For the past three weeks, Robert Aune (NOAA/NESDIS ASPB) and Jordan Gerth (UW-Madison CIMSS) have been participating in the National Weather Service’s Storm Prediction Center’s (SPC) Hazardous Weather Testbed (HWT) and the Aviation Weather Center’s Aviation Weather Testbed (AWT) in Norman, OK.
Aune and Gerth assisted NWS forecasters with interpreting near-casting products generated by the CIMSS GOES Sounder near-casting model.
CIMSS Convective Development Nearcasting Model (CCDNM) – Theta-e Two-Level Difference (Mid-Low)
Nearcasting, using three channels of infrared water vapor data gathered from the GOES sounder, can be used to predict severe weather outbursts 1 to 6 hours in advance. This technique fills the gap between radar nowcasts, which predict weather in the 0 – 1 hour range, and NWP forecasting models which predict weather more than 8 hours in advance. Near-casting has been found very useful in locating areas where convective storms are most likely to form or are not likely to form, greatly expanding warning times for such extreme weather events.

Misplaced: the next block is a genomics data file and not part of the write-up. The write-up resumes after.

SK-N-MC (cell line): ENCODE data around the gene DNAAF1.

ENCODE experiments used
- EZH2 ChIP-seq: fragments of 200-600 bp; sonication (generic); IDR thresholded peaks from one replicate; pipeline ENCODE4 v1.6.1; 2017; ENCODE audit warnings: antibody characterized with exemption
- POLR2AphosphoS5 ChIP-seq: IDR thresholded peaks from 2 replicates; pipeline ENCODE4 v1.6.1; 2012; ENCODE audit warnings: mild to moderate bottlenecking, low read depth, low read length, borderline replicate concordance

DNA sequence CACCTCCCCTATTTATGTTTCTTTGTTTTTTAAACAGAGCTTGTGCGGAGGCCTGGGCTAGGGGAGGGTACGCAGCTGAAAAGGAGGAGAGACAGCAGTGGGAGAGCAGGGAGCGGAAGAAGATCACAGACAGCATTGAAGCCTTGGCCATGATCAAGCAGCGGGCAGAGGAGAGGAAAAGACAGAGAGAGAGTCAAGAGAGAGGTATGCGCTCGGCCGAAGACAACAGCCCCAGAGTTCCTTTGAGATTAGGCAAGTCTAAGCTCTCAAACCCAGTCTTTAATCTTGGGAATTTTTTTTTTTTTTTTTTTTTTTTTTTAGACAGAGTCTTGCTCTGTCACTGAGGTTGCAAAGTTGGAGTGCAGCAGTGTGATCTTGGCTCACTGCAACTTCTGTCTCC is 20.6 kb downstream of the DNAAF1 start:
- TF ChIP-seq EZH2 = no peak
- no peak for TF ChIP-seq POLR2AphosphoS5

Data derived from nearcasting has also provided a new parameter, Convective Available Potential Energy (CAPE), which may be very valuable in predicting severe weather.
When an air mass is unstable, pressure differences can force an element of the air mass upwards, displacing air at higher altitudes. This convection usually creates vertically developed clouds, due to the rising motion, which can eventually lead to thunderstorms. It can also be created in other phenomenon, such as a cold front. CAPE is effectively the positive buoyancy of a specific bundle of air and, when measured accurately, is an indicator of atmospheric instability.
Nearcasting will increase lead time and accuracy for weather forecasts and warnings, reducing loss of life, injuries and damage to property.